There is no way to judge how effective these ads were except for the fact that they were a staple of newspapers throughout the 18th century and well into the 19th. Sometimes other sources can be used to determine the individual's whereabouts; in the case of soldiers, muster rolls allow us to trace a man's career in the army, and for the few who deserted and advertised the combined sources of information yield an interesting personal story.
A 1773 advertisement from an Irish newspaper describes five men who deserted from a regiment that would arrive in America two years later:
Deserted 29th May, from the 63d Regiment of Foot, and Capt. Westropp’s Company, at Belfast, William Condie, born at Path of Condie, near Perth, in Perthshire, Scotland, aged 20 Years, Size 5 Feet 8 Inches and a half, dark brown Eyes, brown Hair, brown complexion, straight and well made, by Calling a Labourer.
Also from Capt. Follett’s Light Infantry Company (at Ballynahinch) of said Regiment, the following Men, viz. Drummer John Williams, born in St. Nicholas’s Parish in Rochester, in the County of Kent, aged 22 Years, Size 5 Feet 2 Inches and a half, black Eyes, dark brown Hair, fresh Complexion, strong and well made, by Trade a Painter and Glazier.
Walter Burges, born in the Army, but rear’d in Fromme, Sommersetshire, aged 22 Years, Size 5 Feet 5 Inches and a half, grey Eyes, light brown Hair, fresh Complexion, straight and well made, by Trade a Scribler.
Luke Melly, born in Dudley, Worcestershire, aged 20 Years, 5 Feet 5 Inches, light brown Eyes, dark brown Hair, fresh Complexion, strong and well made, a Cut over the right Eyebrow, by Trade a Scythe Smith.
Nathaniel Brown, born in Market Dearham, in the County of Norfolk, aged 19 Years, size 5 Feet 6 Inches and a half, grey Eyes, brown Hair, fresh Complexion, straight and well made, a small Cut on each side of his Forehead, by Trade a Cordwainer.
The above Deserters went off in their Regimental Cloathing, the Buttons of which have a Star on them, and the Number 63 in the Center.
Whoever apprehends any of the abovementioned Deserters, shall receive a Reward (over the Allowance of Parliament) of one Guinea for each of them, by applying to the Commanding Officer of the Regiment at Belfast, to Capt. Follett of said Regiment at Ballynahinch, or to William Montgomery, Esq, Mary-street, Dublin.
Both the ad and the men described are quite typical. Although we don't have on hand the muster rolls from the time that these men deserted, we guess from their ages that they had all joined the regiment recently - most peacetime enlistees were in their very late teens or early twenties. Because they were in regimental clothing, however, it is clear that they were not new recruits but had been in the regiment probably for at least a year. Drummers often joined the army at a younger age but, contrary to the popular image of the drummer boy, many men stayed in this role for their entire military careers, well into their 40s and even 50s. The fact that John Williams had already learned a trade suggests that he did not join the army until his late teens at the earliest. Walter Burges, although born in the army, was not raised in the army so it is probable that he too enlisted at a typical age rather than a young age; he had learned a wool-combing specialty known as scribbling which involved the combing of rough wool in preparation for more refined carding.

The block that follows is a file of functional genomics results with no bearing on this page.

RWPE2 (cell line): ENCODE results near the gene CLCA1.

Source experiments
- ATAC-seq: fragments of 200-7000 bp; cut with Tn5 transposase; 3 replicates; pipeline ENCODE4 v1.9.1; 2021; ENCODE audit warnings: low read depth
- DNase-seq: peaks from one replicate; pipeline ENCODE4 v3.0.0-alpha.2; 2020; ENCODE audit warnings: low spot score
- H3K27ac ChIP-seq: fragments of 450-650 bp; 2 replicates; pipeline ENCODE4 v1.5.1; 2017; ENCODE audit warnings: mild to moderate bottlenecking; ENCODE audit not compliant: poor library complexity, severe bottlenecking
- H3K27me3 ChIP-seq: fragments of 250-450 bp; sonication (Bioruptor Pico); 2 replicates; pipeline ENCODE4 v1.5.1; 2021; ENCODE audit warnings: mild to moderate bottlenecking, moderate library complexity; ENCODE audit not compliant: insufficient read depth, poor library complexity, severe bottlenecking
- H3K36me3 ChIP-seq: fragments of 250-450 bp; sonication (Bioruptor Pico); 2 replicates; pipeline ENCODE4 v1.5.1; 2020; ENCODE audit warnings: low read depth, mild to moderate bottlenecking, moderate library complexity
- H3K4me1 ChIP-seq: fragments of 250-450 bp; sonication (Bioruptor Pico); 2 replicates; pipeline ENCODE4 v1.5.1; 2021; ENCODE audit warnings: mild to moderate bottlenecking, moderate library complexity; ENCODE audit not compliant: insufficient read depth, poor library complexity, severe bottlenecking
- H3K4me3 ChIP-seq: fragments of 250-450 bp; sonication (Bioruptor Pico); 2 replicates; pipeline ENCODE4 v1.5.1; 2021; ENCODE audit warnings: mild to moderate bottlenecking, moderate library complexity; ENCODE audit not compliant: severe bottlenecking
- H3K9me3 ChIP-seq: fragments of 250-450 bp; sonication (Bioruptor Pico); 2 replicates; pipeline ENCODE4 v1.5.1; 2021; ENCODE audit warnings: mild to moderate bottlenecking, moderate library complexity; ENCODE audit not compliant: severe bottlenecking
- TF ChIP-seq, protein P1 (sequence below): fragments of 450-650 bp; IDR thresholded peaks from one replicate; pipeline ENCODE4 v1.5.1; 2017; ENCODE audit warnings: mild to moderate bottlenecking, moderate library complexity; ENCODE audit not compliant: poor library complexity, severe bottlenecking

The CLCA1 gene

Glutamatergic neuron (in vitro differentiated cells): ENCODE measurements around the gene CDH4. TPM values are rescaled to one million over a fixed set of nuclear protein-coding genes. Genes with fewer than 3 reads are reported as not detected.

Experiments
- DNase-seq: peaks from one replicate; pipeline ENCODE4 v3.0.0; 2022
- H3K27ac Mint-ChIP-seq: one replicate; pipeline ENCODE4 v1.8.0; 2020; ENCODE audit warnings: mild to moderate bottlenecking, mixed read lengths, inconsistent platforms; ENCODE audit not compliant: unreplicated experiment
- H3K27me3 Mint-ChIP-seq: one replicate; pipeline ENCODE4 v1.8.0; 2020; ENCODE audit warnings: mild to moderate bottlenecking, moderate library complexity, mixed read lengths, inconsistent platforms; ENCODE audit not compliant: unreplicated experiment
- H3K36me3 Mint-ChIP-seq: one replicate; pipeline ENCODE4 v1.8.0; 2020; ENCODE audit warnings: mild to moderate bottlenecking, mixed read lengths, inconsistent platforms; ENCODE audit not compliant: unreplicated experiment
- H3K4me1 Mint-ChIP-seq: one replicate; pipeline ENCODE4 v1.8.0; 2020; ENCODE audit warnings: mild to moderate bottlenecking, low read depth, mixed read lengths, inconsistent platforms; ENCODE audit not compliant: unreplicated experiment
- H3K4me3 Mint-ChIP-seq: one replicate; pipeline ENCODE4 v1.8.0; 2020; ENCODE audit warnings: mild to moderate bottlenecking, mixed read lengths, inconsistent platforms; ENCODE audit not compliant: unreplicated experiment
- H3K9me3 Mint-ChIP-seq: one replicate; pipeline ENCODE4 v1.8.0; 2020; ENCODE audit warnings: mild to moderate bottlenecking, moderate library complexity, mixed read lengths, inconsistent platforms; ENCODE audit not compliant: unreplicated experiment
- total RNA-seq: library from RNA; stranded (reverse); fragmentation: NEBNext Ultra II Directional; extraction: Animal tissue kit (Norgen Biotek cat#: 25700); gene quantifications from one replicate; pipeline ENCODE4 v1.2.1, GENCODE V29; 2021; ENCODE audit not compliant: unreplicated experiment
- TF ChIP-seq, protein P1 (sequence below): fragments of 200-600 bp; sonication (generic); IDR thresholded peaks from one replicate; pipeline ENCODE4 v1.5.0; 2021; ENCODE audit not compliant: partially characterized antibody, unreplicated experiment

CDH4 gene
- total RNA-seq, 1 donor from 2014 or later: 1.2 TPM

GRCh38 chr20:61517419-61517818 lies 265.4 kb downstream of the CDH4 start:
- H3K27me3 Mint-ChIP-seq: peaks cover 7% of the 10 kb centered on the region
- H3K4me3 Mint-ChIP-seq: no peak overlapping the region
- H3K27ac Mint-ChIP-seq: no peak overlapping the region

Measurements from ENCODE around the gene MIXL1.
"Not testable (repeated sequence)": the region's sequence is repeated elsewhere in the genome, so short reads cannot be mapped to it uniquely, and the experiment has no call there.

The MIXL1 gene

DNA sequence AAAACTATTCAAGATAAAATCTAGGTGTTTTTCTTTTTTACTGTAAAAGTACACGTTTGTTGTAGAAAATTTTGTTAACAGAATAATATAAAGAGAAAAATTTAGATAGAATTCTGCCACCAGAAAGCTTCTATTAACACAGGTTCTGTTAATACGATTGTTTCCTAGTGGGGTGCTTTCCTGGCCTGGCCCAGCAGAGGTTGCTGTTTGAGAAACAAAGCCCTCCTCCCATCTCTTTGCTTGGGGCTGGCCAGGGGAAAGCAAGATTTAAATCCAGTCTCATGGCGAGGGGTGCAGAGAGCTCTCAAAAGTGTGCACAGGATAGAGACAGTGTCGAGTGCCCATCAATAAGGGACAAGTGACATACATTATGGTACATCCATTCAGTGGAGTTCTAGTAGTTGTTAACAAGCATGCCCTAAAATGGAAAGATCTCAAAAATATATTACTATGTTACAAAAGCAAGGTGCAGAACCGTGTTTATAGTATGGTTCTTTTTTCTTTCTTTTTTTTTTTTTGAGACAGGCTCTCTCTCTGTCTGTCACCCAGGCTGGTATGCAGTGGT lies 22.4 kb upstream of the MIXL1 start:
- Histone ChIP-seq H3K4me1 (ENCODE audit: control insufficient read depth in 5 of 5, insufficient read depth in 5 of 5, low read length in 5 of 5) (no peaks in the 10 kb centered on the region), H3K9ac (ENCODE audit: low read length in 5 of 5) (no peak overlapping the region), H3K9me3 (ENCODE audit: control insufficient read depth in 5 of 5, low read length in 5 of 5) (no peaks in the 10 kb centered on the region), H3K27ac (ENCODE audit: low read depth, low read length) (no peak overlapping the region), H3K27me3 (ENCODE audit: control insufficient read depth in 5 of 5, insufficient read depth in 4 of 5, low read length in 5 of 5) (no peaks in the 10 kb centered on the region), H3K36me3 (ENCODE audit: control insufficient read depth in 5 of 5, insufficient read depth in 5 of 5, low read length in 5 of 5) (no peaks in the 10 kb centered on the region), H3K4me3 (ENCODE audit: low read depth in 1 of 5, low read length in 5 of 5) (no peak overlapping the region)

The muster rolls of the 63rd show us that some of these men returned to the army, either voluntarily or by being captured. When the regiment came ashore in Boston on 14 June 1775, drummer John Williams and privates Walter Burgess and Francis Scott were on the rolls of the light infantry company. After only two days in America they were hotly engaged in the battle of Bunker Hill on 17 June; Burgess was mortally wounded and died four days later.
Drummer Williams continued serving in the light infantry (probably using the hunting horn favored by these active troops rather than a drum) until he was taken prisoner by the Americans on 14 February 1778 outside of Philadelphia. He remained in captivity for about two years; the date of his repatriation is not known and he is absent from one semi-annual muster roll, but by the second half of 1780 he was back with his company.
His good fortune did not last long. The light infantry company of the 63rd Regiment was part of the army under General Cornwallis that surrendered at Yorktown. He was once again made a prisoner of war, along with Luke Melly who had been serving in the light infantry company throughout the war.
Although the British prisoners taken at Yorktown were repatriated in the first half of 1783 when hostilities were officially ended, some of them did not return. Tempted by the possibility of owning landing and beginning new lives in America, an estimated 20% of the incarcerated soldiers absconded from captivity to seek their fortunes in America. Among the 10 in the 63rd Regiment's light infantry company who did so were John Williams and Luke Melly. On 1 July 1783 they were written off of the regiment's muster rolls as deserters.